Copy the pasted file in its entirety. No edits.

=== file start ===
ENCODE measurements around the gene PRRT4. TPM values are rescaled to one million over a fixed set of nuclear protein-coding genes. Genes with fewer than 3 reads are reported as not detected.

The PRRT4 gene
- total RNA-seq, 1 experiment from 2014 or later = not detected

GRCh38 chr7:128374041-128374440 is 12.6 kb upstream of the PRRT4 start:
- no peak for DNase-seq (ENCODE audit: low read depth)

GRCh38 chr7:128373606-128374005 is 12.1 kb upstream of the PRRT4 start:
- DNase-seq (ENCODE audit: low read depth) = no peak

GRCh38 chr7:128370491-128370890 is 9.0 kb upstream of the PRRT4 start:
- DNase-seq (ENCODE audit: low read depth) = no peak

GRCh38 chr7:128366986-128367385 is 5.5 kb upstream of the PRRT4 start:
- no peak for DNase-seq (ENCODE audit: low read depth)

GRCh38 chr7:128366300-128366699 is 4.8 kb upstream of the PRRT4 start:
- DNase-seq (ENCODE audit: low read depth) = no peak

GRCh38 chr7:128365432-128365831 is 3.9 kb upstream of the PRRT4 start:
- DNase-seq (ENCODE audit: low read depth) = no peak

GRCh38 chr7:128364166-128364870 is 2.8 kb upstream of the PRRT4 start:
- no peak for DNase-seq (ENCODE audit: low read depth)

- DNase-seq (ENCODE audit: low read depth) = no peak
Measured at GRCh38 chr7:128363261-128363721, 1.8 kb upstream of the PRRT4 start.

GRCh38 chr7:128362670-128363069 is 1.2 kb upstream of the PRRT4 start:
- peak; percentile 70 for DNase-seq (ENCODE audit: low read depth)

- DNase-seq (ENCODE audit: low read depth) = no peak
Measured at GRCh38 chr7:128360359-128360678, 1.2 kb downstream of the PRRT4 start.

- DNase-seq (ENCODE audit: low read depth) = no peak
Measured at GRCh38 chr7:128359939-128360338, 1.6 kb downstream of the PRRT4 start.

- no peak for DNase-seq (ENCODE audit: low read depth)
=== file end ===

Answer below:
ENCODE measurements around the gene PRRT4. TPM values are rescaled to one million over a fixed set of nuclear protein-coding genes. Genes with fewer than 3 reads are reported as not detected.

The PRRT4 gene
- total RNA-seq, 1 experiment from 2014 or later = not detected

GRCh38 chr7:128374041-128374440 is 12.6 kb upstream of the PRRT4 start:
- no peak for DNase-seq (ENCODE audit: low read depth)

GRCh38 chr7:128373606-128374005 is 12.1 kb upstream of the PRRT4 start:
- DNase-seq (ENCODE audit: low read depth) = no peak

GRCh38 chr7:128370491-128370890 is 9.0 kb upstream of the PRRT4 start:
- DNase-seq (ENCODE audit: low read depth) = no peak

GRCh38 chr7:128366986-128367385 is 5.5 kb upstream of the PRRT4 start:
- no peak for DNase-seq (ENCODE audit: low read depth)

GRCh38 chr7:128366300-128366699 is 4.8 kb upstream of the PRRT4 start:
- DNase-seq (ENCODE audit: low read depth) = no peak

GRCh38 chr7:128365432-128365831 is 3.9 kb upstream of the PRRT4 start:
- DNase-seq (ENCODE audit: low read depth) = no peak

GRCh38 chr7:128364166-128364870 is 2.8 kb upstream of the PRRT4 start:
- no peak for DNase-seq (ENCODE audit: low read depth)

- DNase-seq (ENCODE audit: low read depth) = no peak
Measured at GRCh38 chr7:128363261-128363721, 1.8 kb upstream of the PRRT4 start.

GRCh38 chr7:128362670-128363069 is 1.2 kb upstream of the PRRT4 start:
- peak; percentile 70 for DNase-seq (ENCODE audit: low read depth)

- DNase-seq (ENCODE audit: low read depth) = no peak
Measured at GRCh38 chr7:128360359-128360678, 1.2 kb downstream of the PRRT4 start.

- DNase-seq (ENCODE audit: low read depth) = no peak
Measured at GRCh38 chr7:128359939-128360338, 1.6 kb downstream of the PRRT4 start.

- no peak for DNase-seq (ENCODE audit: low read depth)